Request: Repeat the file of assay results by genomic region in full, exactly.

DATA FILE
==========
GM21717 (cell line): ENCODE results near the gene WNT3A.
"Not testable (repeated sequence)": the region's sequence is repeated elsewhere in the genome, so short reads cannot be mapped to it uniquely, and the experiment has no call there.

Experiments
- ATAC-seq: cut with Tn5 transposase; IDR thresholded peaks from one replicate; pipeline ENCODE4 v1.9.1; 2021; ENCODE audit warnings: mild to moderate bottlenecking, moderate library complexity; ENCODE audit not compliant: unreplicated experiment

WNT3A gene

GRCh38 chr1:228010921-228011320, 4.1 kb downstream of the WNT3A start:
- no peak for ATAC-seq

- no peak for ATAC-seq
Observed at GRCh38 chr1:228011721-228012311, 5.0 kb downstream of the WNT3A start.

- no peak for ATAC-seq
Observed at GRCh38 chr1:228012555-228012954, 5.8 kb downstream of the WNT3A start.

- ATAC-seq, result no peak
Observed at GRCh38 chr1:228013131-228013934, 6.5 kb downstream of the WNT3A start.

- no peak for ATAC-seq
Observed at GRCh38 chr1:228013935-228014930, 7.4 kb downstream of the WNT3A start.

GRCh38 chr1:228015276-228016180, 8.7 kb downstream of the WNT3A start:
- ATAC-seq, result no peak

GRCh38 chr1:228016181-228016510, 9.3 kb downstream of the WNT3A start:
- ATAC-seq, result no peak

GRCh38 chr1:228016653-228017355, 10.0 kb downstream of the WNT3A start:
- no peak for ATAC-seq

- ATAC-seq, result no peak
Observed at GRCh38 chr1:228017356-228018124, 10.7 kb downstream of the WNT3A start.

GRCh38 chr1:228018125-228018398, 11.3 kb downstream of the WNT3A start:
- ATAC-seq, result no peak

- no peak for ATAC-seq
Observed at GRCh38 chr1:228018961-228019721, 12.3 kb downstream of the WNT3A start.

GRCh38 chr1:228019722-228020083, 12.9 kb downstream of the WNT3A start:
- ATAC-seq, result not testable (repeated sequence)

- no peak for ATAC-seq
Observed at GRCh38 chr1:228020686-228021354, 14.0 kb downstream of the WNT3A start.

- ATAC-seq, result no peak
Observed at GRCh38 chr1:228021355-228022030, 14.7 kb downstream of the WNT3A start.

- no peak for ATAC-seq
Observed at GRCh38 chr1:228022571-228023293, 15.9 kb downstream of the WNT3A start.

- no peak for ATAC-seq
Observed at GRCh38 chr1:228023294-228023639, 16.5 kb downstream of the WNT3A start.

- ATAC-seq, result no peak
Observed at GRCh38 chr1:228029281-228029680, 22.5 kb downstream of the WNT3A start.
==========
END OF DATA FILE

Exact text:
GM21717 (cell line): ENCODE results near the gene WNT3A.
"Not testable (repeated sequence)": the region's sequence is repeated elsewhere in the genome, so short reads cannot be mapped to it uniquely, and the experiment has no call there.

Experiments
- ATAC-seq: cut with Tn5 transposase; IDR thresholded peaks from one replicate; pipeline ENCODE4 v1.9.1; 2021; ENCODE audit warnings: mild to moderate bottlenecking, moderate library complexity; ENCODE audit not compliant: unreplicated experiment

WNT3A gene

GRCh38 chr1:228010921-228011320, 4.1 kb downstream of the WNT3A start:
- no peak for ATAC-seq

- no peak for ATAC-seq
Observed at GRCh38 chr1:228011721-228012311, 5.0 kb downstream of the WNT3A start.

- no peak for ATAC-seq
Observed at GRCh38 chr1:228012555-228012954, 5.8 kb downstream of the WNT3A start.

- ATAC-seq, result no peak
Observed at GRCh38 chr1:228013131-228013934, 6.5 kb downstream of the WNT3A start.

- no peak for ATAC-seq
Observed at GRCh38 chr1:228013935-228014930, 7.4 kb downstream of the WNT3A start.

GRCh38 chr1:228015276-228016180, 8.7 kb downstream of the WNT3A start:
- ATAC-seq, result no peak

GRCh38 chr1:228016181-228016510, 9.3 kb downstream of the WNT3A start:
- ATAC-seq, result no peak

GRCh38 chr1:228016653-228017355, 10.0 kb downstream of the WNT3A start:
- no peak for ATAC-seq

- ATAC-seq, result no peak
Observed at GRCh38 chr1:228017356-228018124, 10.7 kb downstream of the WNT3A start.

GRCh38 chr1:228018125-228018398, 11.3 kb downstream of the WNT3A start:
- ATAC-seq, result no peak

- no peak for ATAC-seq
Observed at GRCh38 chr1:228018961-228019721, 12.3 kb downstream of the WNT3A start.

GRCh38 chr1:228019722-228020083, 12.9 kb downstream of the WNT3A start:
- ATAC-seq, result not testable (repeated sequence)

- no peak for ATAC-seq
Observed at GRCh38 chr1:228020686-228021354, 14.0 kb downstream of the WNT3A start.

- ATAC-seq, result no peak
Observed at GRCh38 chr1:228021355-228022030, 14.7 kb downstream of the WNT3A start.

- no peak for ATAC-seq
Observed at GRCh38 chr1:228022571-228023293, 15.9 kb downstream of the WNT3A start.

- no peak for ATAC-seq
Observed at GRCh38 chr1:228023294-228023639, 16.5 kb downstream of the WNT3A start.

- ATAC-seq, result no peak
Observed at GRCh38 chr1:228029281-228029680, 22.5 kb downstream of the WNT3A start.